High Plains (A Western Myth) (4 stars)

This article is from 2013

High Plains (A Western Myth)

Drifting through the secrets of the past in Brian Watkins's solo play

He’s had a few drinks, young drifter Jake explains to us at the start of Brian Watkins’s quietly gripping solo play – but he needs them to recount what he’s about to tell. What begins as bar room recollections about growing up in the prairies of Colorado – why he lives in a town that’s an acronym, how he found his first love – soon moves into darker territory as Jake picks apart his fractured relationship with his unstable brother. A seemingly insignificant prank has profound consequences – and an unsettling retribution.

Watkins’s writing manages to be lucid and disorientating, an ideal combination in a play that hints at the paranormal yet remains enigmatic. His evocation of the brutal yet devoted brotherly relationship is compelling, and his steady control of growing tension is remarkably effective.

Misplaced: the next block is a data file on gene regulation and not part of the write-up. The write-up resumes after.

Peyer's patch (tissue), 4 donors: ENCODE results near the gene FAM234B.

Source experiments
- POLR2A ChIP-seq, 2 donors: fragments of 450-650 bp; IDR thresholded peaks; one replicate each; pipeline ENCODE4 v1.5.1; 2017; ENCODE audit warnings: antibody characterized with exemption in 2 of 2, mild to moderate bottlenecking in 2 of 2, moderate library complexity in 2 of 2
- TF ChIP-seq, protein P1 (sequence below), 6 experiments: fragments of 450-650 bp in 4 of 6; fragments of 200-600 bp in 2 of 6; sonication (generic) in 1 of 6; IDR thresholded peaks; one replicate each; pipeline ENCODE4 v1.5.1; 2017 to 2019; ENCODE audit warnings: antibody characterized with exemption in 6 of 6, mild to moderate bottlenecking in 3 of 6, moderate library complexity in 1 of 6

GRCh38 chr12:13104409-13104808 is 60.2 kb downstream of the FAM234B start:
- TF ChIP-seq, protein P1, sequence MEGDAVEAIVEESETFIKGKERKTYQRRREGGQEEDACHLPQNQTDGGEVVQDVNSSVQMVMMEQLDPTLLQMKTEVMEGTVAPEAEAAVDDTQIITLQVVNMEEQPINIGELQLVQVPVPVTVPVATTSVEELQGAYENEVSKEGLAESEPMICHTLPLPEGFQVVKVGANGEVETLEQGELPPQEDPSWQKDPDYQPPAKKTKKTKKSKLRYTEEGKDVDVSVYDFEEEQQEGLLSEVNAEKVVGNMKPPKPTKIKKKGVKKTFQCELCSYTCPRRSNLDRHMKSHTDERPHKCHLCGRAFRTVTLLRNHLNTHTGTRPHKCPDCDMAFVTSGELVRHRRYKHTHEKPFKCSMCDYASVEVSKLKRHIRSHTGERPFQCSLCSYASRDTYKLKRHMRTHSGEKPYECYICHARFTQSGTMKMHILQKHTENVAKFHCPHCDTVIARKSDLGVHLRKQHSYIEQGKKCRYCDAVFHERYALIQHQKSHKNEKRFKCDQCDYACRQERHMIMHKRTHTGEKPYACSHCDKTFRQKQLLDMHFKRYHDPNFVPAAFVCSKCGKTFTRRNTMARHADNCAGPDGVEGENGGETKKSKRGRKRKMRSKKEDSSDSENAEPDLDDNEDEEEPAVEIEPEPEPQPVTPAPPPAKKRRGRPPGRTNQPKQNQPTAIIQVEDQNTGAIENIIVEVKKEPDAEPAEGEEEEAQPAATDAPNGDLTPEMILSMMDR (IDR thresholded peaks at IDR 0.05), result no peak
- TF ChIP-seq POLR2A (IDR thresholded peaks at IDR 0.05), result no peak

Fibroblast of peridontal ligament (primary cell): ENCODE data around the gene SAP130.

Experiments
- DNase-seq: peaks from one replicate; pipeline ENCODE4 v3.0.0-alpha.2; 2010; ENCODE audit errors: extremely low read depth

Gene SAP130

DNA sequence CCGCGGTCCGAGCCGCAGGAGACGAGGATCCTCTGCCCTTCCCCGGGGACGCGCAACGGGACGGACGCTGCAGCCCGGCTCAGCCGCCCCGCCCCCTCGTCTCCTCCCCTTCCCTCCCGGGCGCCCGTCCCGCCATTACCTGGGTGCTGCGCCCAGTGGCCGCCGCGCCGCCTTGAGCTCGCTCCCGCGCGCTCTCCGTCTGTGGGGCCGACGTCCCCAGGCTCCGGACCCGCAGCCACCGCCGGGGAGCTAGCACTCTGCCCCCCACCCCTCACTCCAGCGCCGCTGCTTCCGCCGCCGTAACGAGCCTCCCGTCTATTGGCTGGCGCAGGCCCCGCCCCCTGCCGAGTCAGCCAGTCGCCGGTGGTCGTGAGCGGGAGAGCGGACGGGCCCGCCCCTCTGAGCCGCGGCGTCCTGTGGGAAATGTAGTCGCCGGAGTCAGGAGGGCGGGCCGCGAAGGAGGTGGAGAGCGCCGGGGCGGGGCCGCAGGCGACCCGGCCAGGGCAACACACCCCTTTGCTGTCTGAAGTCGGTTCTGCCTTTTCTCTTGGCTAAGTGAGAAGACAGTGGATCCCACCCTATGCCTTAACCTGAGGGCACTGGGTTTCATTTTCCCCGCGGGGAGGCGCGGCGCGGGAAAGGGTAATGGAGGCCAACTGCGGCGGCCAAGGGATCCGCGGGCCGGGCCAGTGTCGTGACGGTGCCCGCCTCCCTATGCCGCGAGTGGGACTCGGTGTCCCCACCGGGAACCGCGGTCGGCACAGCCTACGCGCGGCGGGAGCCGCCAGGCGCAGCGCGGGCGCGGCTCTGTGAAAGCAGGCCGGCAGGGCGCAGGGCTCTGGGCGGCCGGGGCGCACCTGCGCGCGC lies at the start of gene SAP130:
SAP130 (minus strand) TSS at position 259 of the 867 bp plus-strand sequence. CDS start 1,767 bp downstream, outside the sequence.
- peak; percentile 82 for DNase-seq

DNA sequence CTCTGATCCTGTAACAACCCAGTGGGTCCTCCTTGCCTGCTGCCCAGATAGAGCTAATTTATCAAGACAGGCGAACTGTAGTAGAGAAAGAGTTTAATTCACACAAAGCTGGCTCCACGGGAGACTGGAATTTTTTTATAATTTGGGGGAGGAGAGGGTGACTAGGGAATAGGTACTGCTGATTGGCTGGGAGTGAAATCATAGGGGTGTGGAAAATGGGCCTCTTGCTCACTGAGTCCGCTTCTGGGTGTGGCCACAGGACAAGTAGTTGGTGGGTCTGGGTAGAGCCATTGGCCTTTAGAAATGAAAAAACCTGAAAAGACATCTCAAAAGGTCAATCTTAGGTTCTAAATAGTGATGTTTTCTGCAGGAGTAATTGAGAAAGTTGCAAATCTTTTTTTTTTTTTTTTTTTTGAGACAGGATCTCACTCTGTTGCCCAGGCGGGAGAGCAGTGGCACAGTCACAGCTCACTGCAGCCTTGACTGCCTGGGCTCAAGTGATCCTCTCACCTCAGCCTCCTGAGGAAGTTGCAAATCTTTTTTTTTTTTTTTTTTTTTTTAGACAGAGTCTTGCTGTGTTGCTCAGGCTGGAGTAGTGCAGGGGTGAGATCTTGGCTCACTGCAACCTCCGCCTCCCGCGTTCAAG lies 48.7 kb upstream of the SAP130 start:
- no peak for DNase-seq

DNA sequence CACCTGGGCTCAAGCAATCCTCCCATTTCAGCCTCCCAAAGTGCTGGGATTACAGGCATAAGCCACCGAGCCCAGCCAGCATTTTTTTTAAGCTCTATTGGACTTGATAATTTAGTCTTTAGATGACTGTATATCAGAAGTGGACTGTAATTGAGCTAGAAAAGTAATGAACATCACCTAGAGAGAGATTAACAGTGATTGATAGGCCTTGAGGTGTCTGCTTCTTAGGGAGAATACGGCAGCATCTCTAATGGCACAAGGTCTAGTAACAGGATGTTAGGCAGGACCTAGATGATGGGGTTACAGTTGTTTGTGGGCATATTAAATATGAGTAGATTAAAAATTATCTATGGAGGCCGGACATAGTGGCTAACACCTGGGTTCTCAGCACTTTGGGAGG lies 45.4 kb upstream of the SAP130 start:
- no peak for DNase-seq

Ben Newman as Jake is the show’s real draw: he’s a thoroughly convincing study in uncertainty and guilt, giving a high-definition performance that brings his every stumbling thought to the fore. It’s a slight tale in some ways, but the sheer passion of Newman’s delivery makes its mysterious theme unforgettable.

Underbelly, Cowgate, 0844 545 8252, until 25 Aug (not 12), £9–£11 (£8–£10).

High Plains (A Western Myth)

  • 4 stars

Five Cent Whiskey. 'Gorgeous' ****(Time Out, New York). Set on the dark and expansive American plains, this one-man confession tells the story of Jake, a young drifter, who is haunted by a cruel childhood secret that has finally caught up with him. Brothers brawl, romances tangle, and the otherworldly has an axe to grind…